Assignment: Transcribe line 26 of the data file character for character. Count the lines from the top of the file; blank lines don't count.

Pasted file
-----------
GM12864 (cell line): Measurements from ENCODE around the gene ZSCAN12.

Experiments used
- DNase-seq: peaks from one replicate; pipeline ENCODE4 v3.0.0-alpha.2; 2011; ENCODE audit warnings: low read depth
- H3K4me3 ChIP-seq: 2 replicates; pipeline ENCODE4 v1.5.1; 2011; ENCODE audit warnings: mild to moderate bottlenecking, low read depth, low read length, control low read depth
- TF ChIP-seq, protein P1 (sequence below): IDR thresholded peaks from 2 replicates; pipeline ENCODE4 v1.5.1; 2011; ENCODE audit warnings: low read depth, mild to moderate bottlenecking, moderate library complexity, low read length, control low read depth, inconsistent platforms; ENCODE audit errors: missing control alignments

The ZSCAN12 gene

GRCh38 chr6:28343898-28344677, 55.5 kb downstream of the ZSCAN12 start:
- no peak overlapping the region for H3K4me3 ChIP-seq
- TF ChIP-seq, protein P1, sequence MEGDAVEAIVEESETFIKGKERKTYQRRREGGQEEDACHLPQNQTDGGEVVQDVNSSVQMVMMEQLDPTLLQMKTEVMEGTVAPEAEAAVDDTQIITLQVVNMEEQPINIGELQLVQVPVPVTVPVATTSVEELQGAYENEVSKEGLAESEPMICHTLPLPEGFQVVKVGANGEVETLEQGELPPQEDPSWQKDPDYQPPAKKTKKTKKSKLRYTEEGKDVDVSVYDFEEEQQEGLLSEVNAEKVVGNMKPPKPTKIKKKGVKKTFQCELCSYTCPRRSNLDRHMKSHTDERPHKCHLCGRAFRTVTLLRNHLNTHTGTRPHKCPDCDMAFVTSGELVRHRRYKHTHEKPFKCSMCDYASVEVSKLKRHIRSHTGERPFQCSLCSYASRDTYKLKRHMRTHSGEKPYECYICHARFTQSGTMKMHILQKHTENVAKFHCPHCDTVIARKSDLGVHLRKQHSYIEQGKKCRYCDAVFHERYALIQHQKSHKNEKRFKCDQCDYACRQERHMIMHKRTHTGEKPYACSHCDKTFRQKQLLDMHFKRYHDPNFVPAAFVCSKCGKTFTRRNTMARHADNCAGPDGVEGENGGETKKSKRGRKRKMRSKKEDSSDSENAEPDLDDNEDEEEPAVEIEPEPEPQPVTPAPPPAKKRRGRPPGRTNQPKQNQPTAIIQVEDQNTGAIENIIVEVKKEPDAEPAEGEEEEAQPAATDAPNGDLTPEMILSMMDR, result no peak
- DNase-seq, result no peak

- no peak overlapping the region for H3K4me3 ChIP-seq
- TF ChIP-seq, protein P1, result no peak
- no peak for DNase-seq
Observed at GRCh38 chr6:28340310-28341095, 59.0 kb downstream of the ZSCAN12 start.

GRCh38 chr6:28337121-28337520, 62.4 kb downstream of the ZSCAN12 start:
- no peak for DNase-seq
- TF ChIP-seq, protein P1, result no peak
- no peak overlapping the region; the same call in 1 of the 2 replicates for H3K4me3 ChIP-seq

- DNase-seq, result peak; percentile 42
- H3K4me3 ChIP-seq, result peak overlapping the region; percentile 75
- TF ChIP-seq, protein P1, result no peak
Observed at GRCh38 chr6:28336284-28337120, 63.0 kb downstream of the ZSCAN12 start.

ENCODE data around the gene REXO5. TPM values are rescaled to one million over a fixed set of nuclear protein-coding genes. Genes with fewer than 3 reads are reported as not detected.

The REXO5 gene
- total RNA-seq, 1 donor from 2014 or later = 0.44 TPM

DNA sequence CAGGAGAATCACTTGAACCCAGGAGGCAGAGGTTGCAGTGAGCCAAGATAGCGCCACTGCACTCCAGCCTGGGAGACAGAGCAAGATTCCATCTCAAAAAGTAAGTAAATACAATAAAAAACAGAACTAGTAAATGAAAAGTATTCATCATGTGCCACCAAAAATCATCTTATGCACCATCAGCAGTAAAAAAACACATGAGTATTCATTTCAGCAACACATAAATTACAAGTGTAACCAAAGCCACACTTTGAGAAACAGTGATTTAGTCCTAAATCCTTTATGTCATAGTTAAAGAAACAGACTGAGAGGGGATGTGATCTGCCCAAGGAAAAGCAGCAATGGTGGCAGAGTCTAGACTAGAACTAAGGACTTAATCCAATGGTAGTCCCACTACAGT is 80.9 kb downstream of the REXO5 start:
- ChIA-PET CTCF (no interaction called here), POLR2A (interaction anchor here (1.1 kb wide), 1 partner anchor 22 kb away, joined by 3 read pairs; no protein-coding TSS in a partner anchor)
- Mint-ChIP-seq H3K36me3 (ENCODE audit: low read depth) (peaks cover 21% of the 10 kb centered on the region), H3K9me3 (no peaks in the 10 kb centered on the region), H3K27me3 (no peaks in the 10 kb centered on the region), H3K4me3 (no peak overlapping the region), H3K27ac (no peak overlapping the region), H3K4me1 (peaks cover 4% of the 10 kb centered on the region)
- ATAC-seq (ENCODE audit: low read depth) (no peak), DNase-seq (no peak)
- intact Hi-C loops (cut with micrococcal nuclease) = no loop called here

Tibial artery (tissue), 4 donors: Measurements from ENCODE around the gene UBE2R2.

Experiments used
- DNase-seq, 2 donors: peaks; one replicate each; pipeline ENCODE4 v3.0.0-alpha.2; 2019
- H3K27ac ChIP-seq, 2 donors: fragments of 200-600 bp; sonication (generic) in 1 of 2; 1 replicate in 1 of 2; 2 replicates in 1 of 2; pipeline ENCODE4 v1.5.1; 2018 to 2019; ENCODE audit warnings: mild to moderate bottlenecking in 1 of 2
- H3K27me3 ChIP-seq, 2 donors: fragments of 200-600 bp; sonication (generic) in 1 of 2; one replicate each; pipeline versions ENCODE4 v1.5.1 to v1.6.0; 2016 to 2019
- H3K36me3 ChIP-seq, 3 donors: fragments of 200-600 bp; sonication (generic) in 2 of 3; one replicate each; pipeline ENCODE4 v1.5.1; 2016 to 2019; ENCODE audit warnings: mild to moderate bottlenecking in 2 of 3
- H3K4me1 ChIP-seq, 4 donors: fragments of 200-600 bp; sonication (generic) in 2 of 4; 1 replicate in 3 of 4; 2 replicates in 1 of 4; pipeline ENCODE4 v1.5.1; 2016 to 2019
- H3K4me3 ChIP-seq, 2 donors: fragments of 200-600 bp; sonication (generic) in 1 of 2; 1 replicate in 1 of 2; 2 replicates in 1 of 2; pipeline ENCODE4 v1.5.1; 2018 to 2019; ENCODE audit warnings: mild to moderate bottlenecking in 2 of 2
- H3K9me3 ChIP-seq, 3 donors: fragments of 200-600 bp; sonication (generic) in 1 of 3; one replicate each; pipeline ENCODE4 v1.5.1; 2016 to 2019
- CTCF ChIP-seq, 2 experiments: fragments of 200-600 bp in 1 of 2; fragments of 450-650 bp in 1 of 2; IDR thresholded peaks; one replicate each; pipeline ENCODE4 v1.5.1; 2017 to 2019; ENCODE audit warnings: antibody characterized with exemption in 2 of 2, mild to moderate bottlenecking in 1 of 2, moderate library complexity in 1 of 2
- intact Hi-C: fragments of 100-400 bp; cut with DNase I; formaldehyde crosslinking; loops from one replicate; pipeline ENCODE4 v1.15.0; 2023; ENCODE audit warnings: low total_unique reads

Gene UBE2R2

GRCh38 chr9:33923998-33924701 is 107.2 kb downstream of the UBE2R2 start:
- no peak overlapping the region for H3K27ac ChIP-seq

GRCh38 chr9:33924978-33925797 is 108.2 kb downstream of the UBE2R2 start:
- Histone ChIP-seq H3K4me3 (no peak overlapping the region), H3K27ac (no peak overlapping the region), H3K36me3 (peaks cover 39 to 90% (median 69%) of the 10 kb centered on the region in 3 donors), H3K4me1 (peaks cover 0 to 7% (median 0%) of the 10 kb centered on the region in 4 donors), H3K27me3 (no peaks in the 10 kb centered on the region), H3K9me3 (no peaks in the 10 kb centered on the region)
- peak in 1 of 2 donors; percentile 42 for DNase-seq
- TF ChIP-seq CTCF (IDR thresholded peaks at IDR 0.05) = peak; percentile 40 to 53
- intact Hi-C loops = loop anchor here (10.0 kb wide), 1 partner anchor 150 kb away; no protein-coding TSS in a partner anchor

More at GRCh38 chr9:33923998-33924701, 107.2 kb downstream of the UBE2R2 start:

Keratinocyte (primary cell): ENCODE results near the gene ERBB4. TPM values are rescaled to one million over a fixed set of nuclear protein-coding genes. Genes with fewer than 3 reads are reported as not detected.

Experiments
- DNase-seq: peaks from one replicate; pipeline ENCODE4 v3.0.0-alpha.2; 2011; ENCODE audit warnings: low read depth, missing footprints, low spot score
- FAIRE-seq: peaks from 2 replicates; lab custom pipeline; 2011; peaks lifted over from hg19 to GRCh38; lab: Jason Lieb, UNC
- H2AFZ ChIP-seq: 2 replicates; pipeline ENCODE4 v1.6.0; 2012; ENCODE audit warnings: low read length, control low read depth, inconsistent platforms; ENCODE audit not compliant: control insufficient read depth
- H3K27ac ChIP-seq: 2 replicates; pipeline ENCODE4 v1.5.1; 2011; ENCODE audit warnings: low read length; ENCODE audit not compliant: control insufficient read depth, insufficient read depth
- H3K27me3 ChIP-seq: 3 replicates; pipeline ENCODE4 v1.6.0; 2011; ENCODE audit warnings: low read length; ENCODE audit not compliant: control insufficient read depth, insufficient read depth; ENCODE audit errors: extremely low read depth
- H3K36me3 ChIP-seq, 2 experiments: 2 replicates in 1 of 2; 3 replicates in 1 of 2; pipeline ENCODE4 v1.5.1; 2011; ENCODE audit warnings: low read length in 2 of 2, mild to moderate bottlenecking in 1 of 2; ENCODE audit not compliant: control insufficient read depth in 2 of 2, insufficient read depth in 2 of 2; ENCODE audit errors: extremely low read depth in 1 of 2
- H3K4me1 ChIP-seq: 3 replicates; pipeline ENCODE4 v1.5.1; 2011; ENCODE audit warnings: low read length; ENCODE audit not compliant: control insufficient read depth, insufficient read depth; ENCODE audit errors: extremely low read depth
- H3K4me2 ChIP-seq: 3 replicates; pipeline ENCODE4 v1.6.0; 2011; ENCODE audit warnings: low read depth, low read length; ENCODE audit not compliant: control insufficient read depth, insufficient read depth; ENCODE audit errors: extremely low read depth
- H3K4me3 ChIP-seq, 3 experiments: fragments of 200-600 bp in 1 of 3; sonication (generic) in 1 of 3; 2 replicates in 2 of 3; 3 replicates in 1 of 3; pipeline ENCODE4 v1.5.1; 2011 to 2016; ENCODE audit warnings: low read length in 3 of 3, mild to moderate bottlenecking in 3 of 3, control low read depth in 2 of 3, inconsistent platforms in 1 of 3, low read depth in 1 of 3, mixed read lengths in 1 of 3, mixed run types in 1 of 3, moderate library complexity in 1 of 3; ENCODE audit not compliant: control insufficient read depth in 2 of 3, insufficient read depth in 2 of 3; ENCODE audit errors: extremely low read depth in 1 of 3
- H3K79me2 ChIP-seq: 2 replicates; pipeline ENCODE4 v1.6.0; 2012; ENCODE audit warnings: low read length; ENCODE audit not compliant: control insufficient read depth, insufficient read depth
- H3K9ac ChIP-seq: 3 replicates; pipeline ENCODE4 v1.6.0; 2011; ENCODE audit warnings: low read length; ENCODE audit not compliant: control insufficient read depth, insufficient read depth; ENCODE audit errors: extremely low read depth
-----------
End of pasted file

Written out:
DNA sequence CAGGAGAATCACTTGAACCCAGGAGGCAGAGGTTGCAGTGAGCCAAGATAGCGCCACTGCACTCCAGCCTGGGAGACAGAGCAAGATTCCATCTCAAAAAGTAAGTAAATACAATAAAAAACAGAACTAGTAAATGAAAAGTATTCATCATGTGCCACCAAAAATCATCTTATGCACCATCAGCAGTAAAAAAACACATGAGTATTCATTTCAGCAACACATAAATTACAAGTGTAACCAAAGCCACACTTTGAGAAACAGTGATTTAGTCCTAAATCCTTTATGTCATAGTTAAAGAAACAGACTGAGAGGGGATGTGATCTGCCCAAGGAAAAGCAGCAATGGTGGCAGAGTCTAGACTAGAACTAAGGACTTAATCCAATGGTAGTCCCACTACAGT is 80.9 kb downstream of the REXO5 start: